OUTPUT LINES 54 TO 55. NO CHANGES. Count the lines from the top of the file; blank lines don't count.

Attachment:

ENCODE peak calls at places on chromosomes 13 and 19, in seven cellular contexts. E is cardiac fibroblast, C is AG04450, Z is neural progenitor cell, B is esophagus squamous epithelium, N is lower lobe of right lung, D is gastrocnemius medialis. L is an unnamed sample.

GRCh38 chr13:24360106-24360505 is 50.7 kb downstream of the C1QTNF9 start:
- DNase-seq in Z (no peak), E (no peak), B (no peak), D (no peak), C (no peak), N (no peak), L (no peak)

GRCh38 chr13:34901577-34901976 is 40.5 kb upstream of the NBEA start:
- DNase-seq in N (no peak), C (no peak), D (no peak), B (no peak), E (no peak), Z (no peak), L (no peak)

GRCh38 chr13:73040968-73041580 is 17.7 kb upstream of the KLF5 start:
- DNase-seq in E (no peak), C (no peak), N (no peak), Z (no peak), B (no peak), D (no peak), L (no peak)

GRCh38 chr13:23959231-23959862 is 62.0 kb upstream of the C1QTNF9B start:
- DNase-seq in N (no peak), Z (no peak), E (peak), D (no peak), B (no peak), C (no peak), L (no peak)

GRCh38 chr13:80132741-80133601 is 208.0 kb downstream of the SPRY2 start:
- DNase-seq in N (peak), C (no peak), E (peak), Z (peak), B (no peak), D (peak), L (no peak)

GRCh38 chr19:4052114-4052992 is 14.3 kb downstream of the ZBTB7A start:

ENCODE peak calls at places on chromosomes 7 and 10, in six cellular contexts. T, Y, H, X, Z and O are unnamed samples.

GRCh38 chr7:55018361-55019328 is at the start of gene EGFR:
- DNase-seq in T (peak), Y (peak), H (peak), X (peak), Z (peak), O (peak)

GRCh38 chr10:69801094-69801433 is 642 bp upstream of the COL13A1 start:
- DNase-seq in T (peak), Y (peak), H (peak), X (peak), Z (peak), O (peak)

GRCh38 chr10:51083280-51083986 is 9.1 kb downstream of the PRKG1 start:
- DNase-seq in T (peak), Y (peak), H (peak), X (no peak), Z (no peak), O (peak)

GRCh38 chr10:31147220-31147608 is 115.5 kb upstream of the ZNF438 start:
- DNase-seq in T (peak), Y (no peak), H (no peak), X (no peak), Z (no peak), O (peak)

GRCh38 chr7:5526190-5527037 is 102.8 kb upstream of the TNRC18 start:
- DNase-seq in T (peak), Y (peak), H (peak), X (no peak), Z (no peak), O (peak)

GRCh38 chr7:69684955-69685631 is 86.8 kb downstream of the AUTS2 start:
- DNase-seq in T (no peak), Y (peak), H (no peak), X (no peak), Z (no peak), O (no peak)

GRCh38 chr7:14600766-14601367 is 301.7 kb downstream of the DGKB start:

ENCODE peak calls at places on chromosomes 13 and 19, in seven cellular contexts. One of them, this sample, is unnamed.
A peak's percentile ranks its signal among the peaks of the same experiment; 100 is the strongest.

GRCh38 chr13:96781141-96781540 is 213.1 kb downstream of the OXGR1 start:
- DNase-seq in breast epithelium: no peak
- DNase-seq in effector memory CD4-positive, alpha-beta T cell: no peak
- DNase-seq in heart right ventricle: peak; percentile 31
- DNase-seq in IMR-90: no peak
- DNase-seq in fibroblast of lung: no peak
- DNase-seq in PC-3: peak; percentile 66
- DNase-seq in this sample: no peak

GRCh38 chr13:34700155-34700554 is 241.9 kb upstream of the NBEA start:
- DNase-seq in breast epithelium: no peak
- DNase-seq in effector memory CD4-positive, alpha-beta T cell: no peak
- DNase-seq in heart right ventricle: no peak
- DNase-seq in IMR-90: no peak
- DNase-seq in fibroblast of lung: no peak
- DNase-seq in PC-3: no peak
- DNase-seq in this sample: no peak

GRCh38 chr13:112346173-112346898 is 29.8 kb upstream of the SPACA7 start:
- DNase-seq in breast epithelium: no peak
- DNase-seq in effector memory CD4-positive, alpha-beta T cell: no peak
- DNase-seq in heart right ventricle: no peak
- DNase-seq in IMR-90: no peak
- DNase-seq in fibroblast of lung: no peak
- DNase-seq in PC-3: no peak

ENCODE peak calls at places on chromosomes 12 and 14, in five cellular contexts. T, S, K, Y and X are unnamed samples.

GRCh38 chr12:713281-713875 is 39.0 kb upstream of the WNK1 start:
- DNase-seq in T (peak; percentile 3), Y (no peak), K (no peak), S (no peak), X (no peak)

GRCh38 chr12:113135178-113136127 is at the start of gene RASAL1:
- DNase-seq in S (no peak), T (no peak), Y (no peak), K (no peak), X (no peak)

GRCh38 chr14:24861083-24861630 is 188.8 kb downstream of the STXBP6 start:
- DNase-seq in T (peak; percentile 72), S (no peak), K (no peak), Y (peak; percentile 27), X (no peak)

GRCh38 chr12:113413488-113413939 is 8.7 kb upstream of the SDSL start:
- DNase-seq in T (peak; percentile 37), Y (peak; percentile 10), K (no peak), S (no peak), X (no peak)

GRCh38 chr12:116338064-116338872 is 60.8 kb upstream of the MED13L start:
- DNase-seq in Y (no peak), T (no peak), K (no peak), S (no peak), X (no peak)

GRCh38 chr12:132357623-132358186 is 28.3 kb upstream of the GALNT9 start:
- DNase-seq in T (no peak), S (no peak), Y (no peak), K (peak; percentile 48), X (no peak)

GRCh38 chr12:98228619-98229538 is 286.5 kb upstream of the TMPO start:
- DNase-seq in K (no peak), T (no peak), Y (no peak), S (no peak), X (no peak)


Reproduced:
- DNase-seq in T (peak; percentile 3), Y (no peak), K (no peak), S (no peak), X (no peak)

GRCh38 chr12:113135178-113136127 is at the start of gene RASAL1: